Maura and I spent many afternoons ambling along a creek path on our way to our college classes. We found a tuft of earth in the middle of the rapids one day and named it Hay Nonnie Island. We’ve faced a lot of hardship together. I think each of us is hard wired to find humor in situations no matter how dark or twisted. We made believe this island was a haven like a kid’s fort to dance, sing, play, jump around.

The more we grow as friends the more we challenge ourselves to confront the monstrous parts of the world. We decided to start by creating Hay Nonnie as an extension of our island. Our first theme was loss - we asked for reflections on what it does to you to lose something or someone. Other themes: body issue, home issue, and coming, the friendship issue. Maura hosts Hay Nonnie shows, too, in Chicago, the city where she continues to wow as an actress and comedy improv performer.

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What is the item on your to do list that you wish you never had to do?

Pair socks from the laundry pile. I’ve always worn mismatched socks. I have such an aversion to matching them. It’s a form of tedium that drives me mad.

What is your favorite Instagram feed right now?

My friend Maura writes poems and makes metalsmith jewelry on mauramcdanel. Her daily creativity and tongue in cheek poems make me smile.

What is your favorite Twitter feed right now?

I’m going to side step slightly, and while I look at twitter feeds of individuals I respect often, I think there is a big need for thoughtful, critical analysis of world events in long form. I inhale the Foreign Policy Interrupted newsletter featuring dispatches from female foreign policy experts. Every Friday, I drink my coffee and pour over the weekly released consolidation of expert takes on current events, politics, and elections.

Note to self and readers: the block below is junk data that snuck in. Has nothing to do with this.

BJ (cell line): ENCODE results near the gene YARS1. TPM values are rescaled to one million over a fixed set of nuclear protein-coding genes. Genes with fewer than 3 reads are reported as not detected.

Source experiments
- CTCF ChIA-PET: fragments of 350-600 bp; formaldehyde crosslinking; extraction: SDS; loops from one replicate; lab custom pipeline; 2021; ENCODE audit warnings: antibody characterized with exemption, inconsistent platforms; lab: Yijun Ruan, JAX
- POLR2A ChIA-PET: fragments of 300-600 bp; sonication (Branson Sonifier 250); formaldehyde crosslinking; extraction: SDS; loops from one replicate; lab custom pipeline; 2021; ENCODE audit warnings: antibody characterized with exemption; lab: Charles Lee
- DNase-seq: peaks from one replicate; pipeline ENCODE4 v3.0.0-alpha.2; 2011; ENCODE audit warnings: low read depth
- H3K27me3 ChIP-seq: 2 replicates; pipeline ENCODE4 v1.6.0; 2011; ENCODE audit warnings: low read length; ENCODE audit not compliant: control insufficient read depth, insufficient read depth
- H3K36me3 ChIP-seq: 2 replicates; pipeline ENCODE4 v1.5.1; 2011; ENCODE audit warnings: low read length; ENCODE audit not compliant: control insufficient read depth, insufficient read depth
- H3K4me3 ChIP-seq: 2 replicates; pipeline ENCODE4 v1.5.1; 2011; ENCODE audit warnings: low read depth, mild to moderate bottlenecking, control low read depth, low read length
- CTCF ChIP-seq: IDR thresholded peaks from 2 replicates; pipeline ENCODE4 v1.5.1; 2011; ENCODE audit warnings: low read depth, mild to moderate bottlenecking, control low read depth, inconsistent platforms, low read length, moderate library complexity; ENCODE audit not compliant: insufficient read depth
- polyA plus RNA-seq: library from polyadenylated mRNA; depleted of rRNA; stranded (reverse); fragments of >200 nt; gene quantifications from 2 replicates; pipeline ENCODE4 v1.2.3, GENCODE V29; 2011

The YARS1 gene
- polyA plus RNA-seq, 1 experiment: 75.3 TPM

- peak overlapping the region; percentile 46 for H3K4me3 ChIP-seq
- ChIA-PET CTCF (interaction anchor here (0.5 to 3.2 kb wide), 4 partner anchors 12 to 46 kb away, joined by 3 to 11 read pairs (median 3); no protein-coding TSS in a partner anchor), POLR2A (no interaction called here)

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What is an article you read / podcast you listened to recently that felt like the writer/host was in your brain?

The 2 Dope Queens podcast. They deal with all tones of topics and manage to make light of anything. I walk to the subway laughing aloud to myself listening to them.

What is your favorite place you have ever been?

Cadaqués, Spain. Salvador Dalî lived and painted here. It’s a coastal town where the Pyrenees kiss the sea, built on the Iberian peninsula formed 20-80 mya. You can get an espresso and pastry and look out at a bay once defended by the Iberians from Turkish and Armenian pirates scouring the Mediterranean. The storybook history settles over you at each turn. The footpaths wind through cafes, shops, bakeries, and homes all covered in flowery plants. It’s no wonder Dalî thrived here. It’s both surreal and oddly comforting; good fertile ground for dreams to spring forth from.